4.16 The final point about the manifestation of practical activity in our interviews relates to the presence of imprecise ‘practical’ concepts in talk. In their research on healthy cooking practices, Halkier & Jensen (2001) reflect on their ‘frustrations’ when talking with one of their participants about the amount of ghee used in cooking. In our discussion with Josie, such ambiguous ‘practical talk’ is also present. For instance, when she talks about how often Martin loads the dishwasher, the response is: ‘sometimes… sometimes… not all the time’ and in relation to sponges for dish washing and surface cleaning, she says: ‘we always have plenty of sponges, ‘cos I don't like using them for long. Once they start get grubby, they go out.’ These statements convey a level of precision and imprecision: we are, for instance, informed that Martin does not always load the dishwasher, but we can surmise that he does load it sometimes. What we do not know for sure is how often he does so, and this is a matter on which Josie could most likely not give a clear answer.[10] In the second passage, imprecision creeps in through the word-strings ‘plenty’, ‘for long’ and ‘get grubby’, which do not give us a solid handle on ‘how many sponges’ Josie has, ‘how long sponges are used for’ and what they might look like or how long they might have been used before they ‘get grubby’. The utilisation of imprecise language like this illustrates two points about the capacity to express practical precision through talk. Firstly, as a form of human-to-human interaction, talk is both a social and a political practice. Whether we consider utterances as delivered by Halkier & Jensen’s female Pakistani Danes regarding their use of ghee in cooking, or Josie’s discussion on the use of sponges in cleaning, both link to standards in the practice and thus, to the principles inherent in them. As illustrated above, utterances may serve the purpose of illustrating knowledge of such standards, but also offer ways out of being precise about actual practices. As such, these could be seen as linguistic forms of resistance. The second point relates to Bloch’s (1991) assertion that it is practically impossible to verbalise everything we do. Through the fact that it is impossible for Josie to be precise about how often Martin loads the dishwasher, we here have an example of the limitations of language for the expression of practical precision. In this respect, then, we must agree with Bloch that ‘what we do’ does not render itself to full linguistic expression.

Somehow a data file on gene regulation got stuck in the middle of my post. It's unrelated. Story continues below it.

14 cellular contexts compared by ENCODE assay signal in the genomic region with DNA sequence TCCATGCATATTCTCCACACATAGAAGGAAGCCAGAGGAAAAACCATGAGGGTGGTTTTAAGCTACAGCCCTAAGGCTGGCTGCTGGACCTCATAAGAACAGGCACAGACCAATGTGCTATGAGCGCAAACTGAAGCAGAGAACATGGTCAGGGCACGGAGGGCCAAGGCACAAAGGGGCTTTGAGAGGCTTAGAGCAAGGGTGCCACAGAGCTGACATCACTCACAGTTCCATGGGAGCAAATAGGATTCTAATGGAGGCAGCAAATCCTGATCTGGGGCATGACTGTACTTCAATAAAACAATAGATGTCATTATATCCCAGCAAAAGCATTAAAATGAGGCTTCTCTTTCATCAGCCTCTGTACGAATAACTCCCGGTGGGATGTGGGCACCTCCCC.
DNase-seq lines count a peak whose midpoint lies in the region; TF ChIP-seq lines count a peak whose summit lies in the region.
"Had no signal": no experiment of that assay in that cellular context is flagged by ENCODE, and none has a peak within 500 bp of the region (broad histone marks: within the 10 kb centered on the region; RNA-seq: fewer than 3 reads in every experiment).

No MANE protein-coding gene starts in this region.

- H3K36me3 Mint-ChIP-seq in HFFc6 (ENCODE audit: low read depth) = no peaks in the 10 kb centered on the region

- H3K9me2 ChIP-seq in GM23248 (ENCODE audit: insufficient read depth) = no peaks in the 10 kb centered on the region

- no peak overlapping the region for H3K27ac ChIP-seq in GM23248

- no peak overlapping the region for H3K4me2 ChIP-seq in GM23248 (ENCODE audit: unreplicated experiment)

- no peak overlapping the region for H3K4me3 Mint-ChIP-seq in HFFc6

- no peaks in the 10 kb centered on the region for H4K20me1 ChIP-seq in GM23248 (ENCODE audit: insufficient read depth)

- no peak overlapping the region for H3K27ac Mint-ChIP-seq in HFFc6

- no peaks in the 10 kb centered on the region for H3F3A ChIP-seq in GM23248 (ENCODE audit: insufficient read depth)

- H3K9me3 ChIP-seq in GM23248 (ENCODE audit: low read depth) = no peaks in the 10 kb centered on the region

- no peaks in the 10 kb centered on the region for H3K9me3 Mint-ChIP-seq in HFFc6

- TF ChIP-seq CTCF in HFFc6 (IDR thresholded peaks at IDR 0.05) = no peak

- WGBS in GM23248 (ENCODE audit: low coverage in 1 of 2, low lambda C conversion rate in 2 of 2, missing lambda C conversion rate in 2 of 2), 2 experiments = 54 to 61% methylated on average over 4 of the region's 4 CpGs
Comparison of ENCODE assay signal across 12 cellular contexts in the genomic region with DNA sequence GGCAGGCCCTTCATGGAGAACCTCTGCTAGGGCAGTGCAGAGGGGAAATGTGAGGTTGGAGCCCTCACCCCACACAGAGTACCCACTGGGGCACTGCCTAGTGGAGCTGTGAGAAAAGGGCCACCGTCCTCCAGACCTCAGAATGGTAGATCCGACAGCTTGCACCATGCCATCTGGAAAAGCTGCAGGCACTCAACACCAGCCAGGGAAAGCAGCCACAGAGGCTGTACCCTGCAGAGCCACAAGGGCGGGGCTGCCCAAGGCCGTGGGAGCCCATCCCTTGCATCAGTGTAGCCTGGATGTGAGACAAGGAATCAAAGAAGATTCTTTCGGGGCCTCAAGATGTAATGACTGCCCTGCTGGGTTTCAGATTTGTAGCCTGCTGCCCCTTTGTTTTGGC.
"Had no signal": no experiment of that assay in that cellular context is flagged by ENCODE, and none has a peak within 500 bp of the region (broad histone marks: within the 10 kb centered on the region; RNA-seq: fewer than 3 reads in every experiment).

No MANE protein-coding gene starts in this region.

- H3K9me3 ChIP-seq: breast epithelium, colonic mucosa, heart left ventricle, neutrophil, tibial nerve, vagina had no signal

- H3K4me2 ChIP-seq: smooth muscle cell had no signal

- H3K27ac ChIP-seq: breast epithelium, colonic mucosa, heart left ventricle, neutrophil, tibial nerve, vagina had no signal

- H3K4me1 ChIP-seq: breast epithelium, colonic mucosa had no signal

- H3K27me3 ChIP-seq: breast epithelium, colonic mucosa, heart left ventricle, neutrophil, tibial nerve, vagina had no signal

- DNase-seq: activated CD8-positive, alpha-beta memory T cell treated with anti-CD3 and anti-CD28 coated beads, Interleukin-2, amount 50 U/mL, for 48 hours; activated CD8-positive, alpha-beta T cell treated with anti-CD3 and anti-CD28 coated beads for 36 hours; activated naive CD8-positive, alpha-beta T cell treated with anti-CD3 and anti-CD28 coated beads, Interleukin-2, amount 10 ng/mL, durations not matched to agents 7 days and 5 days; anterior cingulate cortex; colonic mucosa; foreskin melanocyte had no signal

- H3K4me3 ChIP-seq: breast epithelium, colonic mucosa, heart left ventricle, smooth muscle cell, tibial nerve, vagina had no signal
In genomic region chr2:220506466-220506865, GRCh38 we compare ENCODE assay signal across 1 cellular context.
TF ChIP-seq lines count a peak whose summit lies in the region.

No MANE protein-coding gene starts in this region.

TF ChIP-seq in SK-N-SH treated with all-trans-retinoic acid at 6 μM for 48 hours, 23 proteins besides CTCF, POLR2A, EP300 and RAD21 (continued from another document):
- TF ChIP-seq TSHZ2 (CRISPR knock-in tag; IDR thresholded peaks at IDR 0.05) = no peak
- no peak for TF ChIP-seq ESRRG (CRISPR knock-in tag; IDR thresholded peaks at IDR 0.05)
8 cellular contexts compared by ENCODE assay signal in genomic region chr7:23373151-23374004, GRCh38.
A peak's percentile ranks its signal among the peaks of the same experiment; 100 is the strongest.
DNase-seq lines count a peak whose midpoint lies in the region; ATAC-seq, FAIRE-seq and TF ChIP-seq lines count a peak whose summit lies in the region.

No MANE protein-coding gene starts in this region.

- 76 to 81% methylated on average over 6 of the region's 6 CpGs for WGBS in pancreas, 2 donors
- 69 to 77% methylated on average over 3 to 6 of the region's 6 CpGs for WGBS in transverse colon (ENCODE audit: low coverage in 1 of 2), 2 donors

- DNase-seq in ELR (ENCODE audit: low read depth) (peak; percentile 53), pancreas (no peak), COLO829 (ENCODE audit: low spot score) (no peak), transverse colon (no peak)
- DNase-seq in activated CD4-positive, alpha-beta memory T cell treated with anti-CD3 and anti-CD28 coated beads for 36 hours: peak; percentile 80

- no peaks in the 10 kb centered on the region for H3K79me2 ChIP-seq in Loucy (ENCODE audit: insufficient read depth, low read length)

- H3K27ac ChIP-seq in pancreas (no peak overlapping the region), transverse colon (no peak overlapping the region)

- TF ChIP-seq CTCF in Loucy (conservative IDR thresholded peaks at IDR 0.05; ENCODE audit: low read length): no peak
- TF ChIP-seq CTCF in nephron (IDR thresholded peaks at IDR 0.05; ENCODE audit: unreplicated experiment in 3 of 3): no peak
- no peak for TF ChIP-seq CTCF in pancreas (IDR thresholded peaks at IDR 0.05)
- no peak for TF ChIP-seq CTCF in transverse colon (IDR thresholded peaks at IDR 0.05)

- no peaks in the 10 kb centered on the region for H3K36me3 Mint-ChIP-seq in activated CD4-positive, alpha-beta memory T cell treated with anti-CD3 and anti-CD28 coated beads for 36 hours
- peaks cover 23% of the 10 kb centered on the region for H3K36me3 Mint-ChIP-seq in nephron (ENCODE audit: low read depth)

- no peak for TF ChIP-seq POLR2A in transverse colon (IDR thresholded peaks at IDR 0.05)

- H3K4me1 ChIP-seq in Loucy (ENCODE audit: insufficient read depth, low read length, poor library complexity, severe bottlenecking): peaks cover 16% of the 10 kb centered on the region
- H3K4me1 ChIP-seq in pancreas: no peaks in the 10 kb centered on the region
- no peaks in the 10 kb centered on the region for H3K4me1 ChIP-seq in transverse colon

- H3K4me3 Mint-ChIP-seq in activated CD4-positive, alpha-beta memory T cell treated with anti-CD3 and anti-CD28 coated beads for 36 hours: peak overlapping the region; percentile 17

5.1 The understanding resident in the practice of dish washing makes it possible to talk about the practice, and any talk about dish washing illustrates understanding (Schatzki 1996). Arguably, the language or propositional understanding of dish-washing is relatively simple, exhibiting a limited set of unambiguous practice-implying do and materiality concepts and a more ambiguous conceptual vocabulary, which is wielded flexibly to maintain the focus on dish washing. In the talk of our qualitative interviews, the speakers are engaged in a form of multi-tasking in the sense that the conversation is itself ‘a practice’, with rules and conventions, and where the conversation is the activity of communicative interaction. This conversational context had a clear impact on the type of dish washing talk that ensues. Thus, the invitation to talk freely; a common convention in qualitative interviewing concerned with the power balance between participants, was translated by interviewees as an invitation to talk about ‘what is important to me’, and engaged the teleo-affective dimensions of the organisation of dish washing. Sarah and Josie made their concerns ‘tellable’ through skilful narration that captures the attention of the listener, pulling them along in the emotional realities of their lives, much in the way the medical students in Atkinson’s research accounted certain aspects of their experience in an ‘interesting’ way to the listener.